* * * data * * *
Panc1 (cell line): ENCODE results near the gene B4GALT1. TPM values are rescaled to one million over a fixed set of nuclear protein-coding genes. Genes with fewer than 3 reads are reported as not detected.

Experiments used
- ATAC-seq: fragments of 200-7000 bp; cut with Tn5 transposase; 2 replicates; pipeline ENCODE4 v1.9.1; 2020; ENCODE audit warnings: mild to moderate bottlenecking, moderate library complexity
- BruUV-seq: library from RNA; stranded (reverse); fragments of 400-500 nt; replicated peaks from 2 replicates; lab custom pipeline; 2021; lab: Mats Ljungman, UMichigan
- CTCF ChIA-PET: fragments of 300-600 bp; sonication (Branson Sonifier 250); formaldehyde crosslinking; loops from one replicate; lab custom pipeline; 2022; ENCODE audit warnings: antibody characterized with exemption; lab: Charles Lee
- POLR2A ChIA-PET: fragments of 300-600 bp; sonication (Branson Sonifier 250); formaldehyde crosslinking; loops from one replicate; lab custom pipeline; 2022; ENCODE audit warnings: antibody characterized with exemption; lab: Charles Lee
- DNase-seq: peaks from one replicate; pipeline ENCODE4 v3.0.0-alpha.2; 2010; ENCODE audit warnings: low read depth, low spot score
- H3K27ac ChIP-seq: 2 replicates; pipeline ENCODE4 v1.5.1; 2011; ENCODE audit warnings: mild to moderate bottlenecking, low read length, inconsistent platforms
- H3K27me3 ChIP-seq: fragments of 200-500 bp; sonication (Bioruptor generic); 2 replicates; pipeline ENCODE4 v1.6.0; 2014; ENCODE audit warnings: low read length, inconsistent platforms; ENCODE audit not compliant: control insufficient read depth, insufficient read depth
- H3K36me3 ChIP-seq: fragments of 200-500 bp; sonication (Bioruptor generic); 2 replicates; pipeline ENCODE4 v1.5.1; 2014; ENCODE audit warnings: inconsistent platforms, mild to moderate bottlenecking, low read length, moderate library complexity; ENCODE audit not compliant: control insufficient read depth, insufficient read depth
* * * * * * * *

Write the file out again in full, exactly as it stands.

Panc1 (cell line): ENCODE results near the gene B4GALT1. TPM values are rescaled to one million over a fixed set of nuclear protein-coding genes. Genes with fewer than 3 reads are reported as not detected.

Experiments used
- ATAC-seq: fragments of 200-7000 bp; cut with Tn5 transposase; 2 replicates; pipeline ENCODE4 v1.9.1; 2020; ENCODE audit warnings: mild to moderate bottlenecking, moderate library complexity
- BruUV-seq: library from RNA; stranded (reverse); fragments of 400-500 nt; replicated peaks from 2 replicates; lab custom pipeline; 2021; lab: Mats Ljungman, UMichigan
- CTCF ChIA-PET: fragments of 300-600 bp; sonication (Branson Sonifier 250); formaldehyde crosslinking; loops from one replicate; lab custom pipeline; 2022; ENCODE audit warnings: antibody characterized with exemption; lab: Charles Lee
- POLR2A ChIA-PET: fragments of 300-600 bp; sonication (Branson Sonifier 250); formaldehyde crosslinking; loops from one replicate; lab custom pipeline; 2022; ENCODE audit warnings: antibody characterized with exemption; lab: Charles Lee
- DNase-seq: peaks from one replicate; pipeline ENCODE4 v3.0.0-alpha.2; 2010; ENCODE audit warnings: low read depth, low spot score
- H3K27ac ChIP-seq: 2 replicates; pipeline ENCODE4 v1.5.1; 2011; ENCODE audit warnings: mild to moderate bottlenecking, low read length, inconsistent platforms
- H3K27me3 ChIP-seq: fragments of 200-500 bp; sonication (Bioruptor generic); 2 replicates; pipeline ENCODE4 v1.6.0; 2014; ENCODE audit warnings: low read length, inconsistent platforms; ENCODE audit not compliant: control insufficient read depth, insufficient read depth
- H3K36me3 ChIP-seq: fragments of 200-500 bp; sonication (Bioruptor generic); 2 replicates; pipeline ENCODE4 v1.5.1; 2014; ENCODE audit warnings: inconsistent platforms, mild to moderate bottlenecking, low read length, moderate library complexity; ENCODE audit not compliant: control insufficient read depth, insufficient read depth